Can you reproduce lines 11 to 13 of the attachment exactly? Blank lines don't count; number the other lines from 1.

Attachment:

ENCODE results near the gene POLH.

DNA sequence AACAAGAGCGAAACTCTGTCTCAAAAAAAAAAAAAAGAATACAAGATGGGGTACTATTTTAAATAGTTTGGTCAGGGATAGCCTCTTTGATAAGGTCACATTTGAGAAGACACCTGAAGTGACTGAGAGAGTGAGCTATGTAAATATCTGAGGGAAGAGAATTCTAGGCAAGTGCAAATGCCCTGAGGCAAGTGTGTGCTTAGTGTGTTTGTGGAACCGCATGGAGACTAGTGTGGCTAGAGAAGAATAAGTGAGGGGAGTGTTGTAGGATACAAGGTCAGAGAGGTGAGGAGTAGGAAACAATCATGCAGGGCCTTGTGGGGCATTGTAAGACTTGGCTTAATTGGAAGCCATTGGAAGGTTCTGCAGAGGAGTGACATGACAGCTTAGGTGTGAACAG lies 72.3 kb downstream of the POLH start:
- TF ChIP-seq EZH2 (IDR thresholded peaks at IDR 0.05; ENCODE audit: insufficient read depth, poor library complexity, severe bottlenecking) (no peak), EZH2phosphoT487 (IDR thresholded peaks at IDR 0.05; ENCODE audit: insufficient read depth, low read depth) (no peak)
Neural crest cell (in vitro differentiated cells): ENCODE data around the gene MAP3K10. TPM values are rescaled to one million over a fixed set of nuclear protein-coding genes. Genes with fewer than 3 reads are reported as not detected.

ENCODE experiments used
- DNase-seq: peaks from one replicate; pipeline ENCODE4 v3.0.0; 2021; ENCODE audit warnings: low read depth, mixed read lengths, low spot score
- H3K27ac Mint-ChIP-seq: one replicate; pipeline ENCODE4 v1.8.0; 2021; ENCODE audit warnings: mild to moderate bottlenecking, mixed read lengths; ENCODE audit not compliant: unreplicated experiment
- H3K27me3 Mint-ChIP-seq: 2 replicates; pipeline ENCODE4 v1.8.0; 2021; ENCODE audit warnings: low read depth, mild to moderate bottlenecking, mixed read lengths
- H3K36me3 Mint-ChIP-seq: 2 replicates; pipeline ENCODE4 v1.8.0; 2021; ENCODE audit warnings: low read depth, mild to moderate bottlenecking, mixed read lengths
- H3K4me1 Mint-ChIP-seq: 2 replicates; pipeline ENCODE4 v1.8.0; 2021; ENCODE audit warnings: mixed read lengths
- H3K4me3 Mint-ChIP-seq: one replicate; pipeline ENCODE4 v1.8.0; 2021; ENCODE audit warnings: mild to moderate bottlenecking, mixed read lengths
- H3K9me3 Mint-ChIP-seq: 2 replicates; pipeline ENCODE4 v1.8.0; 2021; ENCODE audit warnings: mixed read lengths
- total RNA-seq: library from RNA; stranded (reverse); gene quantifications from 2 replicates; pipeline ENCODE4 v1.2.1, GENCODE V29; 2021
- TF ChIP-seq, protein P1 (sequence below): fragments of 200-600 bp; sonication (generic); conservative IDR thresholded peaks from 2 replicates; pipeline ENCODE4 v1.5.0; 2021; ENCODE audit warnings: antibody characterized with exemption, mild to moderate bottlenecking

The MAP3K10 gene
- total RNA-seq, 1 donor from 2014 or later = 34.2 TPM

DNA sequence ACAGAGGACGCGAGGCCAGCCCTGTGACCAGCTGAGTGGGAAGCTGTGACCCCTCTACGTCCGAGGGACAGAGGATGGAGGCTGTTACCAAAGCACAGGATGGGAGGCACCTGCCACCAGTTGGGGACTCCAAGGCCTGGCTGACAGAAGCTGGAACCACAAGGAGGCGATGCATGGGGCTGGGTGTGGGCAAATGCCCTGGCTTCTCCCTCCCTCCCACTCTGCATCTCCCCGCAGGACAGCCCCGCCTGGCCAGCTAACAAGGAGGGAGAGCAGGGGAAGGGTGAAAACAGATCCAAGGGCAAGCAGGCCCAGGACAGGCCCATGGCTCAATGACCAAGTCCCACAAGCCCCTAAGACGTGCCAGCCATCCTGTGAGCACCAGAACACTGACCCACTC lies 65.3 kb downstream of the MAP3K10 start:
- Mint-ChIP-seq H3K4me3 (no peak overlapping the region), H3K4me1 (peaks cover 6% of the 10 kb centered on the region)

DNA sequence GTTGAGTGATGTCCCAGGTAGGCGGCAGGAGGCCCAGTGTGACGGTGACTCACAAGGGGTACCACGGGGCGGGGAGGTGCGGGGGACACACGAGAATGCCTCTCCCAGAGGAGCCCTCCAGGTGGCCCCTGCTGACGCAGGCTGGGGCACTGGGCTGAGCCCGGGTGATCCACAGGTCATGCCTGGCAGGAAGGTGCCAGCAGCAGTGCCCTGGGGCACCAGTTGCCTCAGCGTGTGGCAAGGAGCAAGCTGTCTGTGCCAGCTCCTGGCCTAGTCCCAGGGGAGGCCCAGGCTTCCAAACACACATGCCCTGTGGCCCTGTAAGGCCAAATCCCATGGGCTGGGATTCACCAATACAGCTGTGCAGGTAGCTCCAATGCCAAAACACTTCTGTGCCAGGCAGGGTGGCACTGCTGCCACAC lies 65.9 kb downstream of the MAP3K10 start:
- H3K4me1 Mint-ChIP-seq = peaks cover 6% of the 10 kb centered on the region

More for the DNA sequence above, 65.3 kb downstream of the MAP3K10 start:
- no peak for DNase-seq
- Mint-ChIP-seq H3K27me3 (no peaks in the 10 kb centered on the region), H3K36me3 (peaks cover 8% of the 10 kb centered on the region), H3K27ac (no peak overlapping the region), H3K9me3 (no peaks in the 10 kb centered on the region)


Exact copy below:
- H3K4me3 Mint-ChIP-seq: one replicate; pipeline ENCODE4 v1.8.0; 2021; ENCODE audit warnings: mild to moderate bottlenecking, mixed read lengths
- H3K9me3 Mint-ChIP-seq: 2 replicates; pipeline ENCODE4 v1.8.0; 2021; ENCODE audit warnings: mixed read lengths
- total RNA-seq: library from RNA; stranded (reverse); gene quantifications from 2 replicates; pipeline ENCODE4 v1.2.1, GENCODE V29; 2021